Richard B. Hays completed his new book Echoes of Scripture in Gospels (Baylor University Press, 2016) in record time thanks in large part to the heavy-lifting done by Carey Newman and his staff at Baylor University Press.  Hays was diagnosed with pancreatic cancer in the summer of 2015 and underwent successful surgery in the fall.  He stepped down from his role as dean of Duke Divinity School for medical treatment and used part of his recovery to finish up this book. Richard Hays

This book extends an earlier project, Reading Backwards: Figural Christology and the Fourfold Gospel Witness (Baylor University Press, 2014). It echoes an even earlier bit of research written up in Echoes of Scripture in the Letters of Paul (Yale University Press, 1993).  In the book under review Hays turns his attention to the four New Testament Gospels with similar method and surprising results.

Hays is influenced by Eric Auerbach’s approach to “figural interpretation” in his  book Mimesis: The Representation of Reality in Western Literature (Princeton University Press, 2013).  Figural interpretation involves linking two texts so that a past person (or event) signifies that person as well as another in the future.  The interplay between those two texts brings greater insight to both texts.  Each sheds light on the other.  It is a way of “reading backwards.” This has nothing to do with past predictions which are “fulfilled” in the future, although there are places when Gospel writers make those kinds of connections as well.  At the heart of it is the notion that a text might mean more than a human author ever intended. Once a writer has released his text, later audiences are able to read backwards through significant events/persons in order to see connections to these earlier texts.  The NT is awash in figural readings of the OT.

Hays does not spend his time working out and fine tuning a method.  In a sense he has done that already in earlier books mentioned above.  What he does do is work carefully through many Gospel texts listening for the echoes and helping his readers see and experience these in fresh and exciting ways.  One of my favorite examples is in the episode when Jesus walks on the sea of Galilee (Mark 6).  Although Mark does not make any explicit biblical allusions, the way he tells the story conjures up certain images from the first part of the Christian Scriptures.  In particular, he notes how Mark says Jesus appears to intend to pass them by and ends the pericope with the hanging question: “who is this that the winds and the seas obey?” As Hays says, there is only one right answer to that question.  It is found in Job 9, particularly the Greek version (LXX).  I won’t spoil the ending completely but Hays and I both think there is a not-so-subtle identification of Jesus with the God who created the land and seas in the first place.  Go back and read Job 9 in the Greek and it is apparent.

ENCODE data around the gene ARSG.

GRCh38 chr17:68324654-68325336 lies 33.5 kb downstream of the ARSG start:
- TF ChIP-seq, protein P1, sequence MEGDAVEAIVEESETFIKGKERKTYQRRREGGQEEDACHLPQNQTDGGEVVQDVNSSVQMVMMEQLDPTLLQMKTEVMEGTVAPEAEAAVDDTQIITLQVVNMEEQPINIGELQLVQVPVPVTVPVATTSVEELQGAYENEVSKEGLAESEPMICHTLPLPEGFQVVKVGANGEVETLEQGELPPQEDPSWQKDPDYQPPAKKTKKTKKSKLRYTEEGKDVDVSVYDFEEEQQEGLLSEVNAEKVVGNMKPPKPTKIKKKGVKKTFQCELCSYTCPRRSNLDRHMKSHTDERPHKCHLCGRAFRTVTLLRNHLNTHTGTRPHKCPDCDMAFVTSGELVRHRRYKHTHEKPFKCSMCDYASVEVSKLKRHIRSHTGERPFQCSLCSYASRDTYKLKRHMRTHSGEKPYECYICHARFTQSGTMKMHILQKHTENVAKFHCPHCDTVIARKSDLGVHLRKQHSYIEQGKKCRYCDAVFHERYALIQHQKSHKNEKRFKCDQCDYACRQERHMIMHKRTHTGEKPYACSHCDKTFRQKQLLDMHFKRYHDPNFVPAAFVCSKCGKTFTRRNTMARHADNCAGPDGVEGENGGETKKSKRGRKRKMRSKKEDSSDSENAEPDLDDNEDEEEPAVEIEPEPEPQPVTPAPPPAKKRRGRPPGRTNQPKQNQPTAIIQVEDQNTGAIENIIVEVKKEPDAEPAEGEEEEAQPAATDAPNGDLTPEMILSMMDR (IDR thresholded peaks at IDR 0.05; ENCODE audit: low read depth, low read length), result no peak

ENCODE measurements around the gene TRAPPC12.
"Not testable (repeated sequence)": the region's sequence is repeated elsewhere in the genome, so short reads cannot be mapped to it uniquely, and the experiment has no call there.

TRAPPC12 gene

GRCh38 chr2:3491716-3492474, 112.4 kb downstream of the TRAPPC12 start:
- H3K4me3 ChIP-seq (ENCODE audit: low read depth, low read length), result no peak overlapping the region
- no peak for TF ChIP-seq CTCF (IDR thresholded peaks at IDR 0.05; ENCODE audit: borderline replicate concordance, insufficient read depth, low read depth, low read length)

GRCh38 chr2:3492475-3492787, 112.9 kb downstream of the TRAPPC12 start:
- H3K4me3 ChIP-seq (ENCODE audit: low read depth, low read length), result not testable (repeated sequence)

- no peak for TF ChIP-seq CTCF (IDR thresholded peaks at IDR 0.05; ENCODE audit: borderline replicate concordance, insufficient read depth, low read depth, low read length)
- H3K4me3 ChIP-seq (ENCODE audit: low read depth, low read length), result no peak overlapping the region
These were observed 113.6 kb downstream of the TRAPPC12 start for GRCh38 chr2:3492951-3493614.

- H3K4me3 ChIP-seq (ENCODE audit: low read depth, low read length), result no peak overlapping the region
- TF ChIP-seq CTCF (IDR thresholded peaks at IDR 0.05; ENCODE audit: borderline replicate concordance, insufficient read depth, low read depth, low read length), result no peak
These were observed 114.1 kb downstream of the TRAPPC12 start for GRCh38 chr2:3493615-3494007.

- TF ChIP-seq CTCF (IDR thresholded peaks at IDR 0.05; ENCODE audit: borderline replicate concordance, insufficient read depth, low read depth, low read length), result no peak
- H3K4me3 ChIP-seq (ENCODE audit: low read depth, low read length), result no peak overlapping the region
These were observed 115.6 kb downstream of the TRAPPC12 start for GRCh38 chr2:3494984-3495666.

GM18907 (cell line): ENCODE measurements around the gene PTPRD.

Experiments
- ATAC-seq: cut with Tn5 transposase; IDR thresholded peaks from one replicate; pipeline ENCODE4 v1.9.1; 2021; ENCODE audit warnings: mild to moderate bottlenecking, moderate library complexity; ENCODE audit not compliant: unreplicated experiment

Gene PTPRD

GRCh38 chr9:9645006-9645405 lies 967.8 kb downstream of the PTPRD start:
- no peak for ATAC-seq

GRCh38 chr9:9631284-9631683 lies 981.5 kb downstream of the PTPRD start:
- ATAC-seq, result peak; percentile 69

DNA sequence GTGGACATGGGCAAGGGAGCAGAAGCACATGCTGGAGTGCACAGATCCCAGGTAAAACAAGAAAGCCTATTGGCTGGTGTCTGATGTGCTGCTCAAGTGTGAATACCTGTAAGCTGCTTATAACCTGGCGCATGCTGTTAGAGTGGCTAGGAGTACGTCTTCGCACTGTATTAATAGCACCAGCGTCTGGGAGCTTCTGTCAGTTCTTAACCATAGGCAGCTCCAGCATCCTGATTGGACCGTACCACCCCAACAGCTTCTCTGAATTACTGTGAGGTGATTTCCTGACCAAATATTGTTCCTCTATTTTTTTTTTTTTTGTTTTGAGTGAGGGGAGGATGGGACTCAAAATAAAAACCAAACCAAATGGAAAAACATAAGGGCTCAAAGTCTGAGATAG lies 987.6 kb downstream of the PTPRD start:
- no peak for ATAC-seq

Hays is an advocate of an early high Christology, compared to the late, slow and low crowd. This means that the earliest evidence we have (the letters of Paul and the NT Gospels) are best read to include Jesus within the identity of Israel’s God.  As a charter member of the early high Christology club, I’m glad to make him a full-fledged member.

This is an amazing book. I cannot recommend it any higher.  I’m so glad to have it in hand as I’m thinking about a future book I’m working on entitled Matthew through Old Testament Eyes (Kregel, forthcoming 2018 or 2019).